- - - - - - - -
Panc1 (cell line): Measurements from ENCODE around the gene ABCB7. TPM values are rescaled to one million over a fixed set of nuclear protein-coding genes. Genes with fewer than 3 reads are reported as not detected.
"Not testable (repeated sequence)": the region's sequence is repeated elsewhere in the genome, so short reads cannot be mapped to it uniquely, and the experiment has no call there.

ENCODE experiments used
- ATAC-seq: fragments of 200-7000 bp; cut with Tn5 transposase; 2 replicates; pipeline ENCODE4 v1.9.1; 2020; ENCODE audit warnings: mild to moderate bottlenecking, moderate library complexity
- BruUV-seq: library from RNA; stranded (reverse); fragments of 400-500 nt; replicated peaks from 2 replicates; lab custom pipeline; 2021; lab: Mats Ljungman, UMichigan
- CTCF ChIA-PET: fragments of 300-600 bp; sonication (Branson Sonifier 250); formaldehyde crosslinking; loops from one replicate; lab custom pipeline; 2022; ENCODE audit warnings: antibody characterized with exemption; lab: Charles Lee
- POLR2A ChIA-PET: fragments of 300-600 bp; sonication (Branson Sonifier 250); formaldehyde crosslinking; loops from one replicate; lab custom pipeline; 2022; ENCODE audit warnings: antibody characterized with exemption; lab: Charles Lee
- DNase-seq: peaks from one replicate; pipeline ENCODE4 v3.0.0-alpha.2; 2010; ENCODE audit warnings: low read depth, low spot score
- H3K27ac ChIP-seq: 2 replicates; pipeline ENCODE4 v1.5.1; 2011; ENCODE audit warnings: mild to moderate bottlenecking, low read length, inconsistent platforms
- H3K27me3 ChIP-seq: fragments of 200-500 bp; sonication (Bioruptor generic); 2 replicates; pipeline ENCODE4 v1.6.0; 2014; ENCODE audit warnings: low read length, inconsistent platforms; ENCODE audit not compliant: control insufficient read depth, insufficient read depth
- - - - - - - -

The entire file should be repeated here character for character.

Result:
Panc1 (cell line): Measurements from ENCODE around the gene ABCB7. TPM values are rescaled to one million over a fixed set of nuclear protein-coding genes. Genes with fewer than 3 reads are reported as not detected.
"Not testable (repeated sequence)": the region's sequence is repeated elsewhere in the genome, so short reads cannot be mapped to it uniquely, and the experiment has no call there.

ENCODE experiments used
- ATAC-seq: fragments of 200-7000 bp; cut with Tn5 transposase; 2 replicates; pipeline ENCODE4 v1.9.1; 2020; ENCODE audit warnings: mild to moderate bottlenecking, moderate library complexity
- BruUV-seq: library from RNA; stranded (reverse); fragments of 400-500 nt; replicated peaks from 2 replicates; lab custom pipeline; 2021; lab: Mats Ljungman, UMichigan
- CTCF ChIA-PET: fragments of 300-600 bp; sonication (Branson Sonifier 250); formaldehyde crosslinking; loops from one replicate; lab custom pipeline; 2022; ENCODE audit warnings: antibody characterized with exemption; lab: Charles Lee
- POLR2A ChIA-PET: fragments of 300-600 bp; sonication (Branson Sonifier 250); formaldehyde crosslinking; loops from one replicate; lab custom pipeline; 2022; ENCODE audit warnings: antibody characterized with exemption; lab: Charles Lee
- DNase-seq: peaks from one replicate; pipeline ENCODE4 v3.0.0-alpha.2; 2010; ENCODE audit warnings: low read depth, low spot score
- H3K27ac ChIP-seq: 2 replicates; pipeline ENCODE4 v1.5.1; 2011; ENCODE audit warnings: mild to moderate bottlenecking, low read length, inconsistent platforms
- H3K27me3 ChIP-seq: fragments of 200-500 bp; sonication (Bioruptor generic); 2 replicates; pipeline ENCODE4 v1.6.0; 2014; ENCODE audit warnings: low read length, inconsistent platforms; ENCODE audit not compliant: control insufficient read depth, insufficient read depth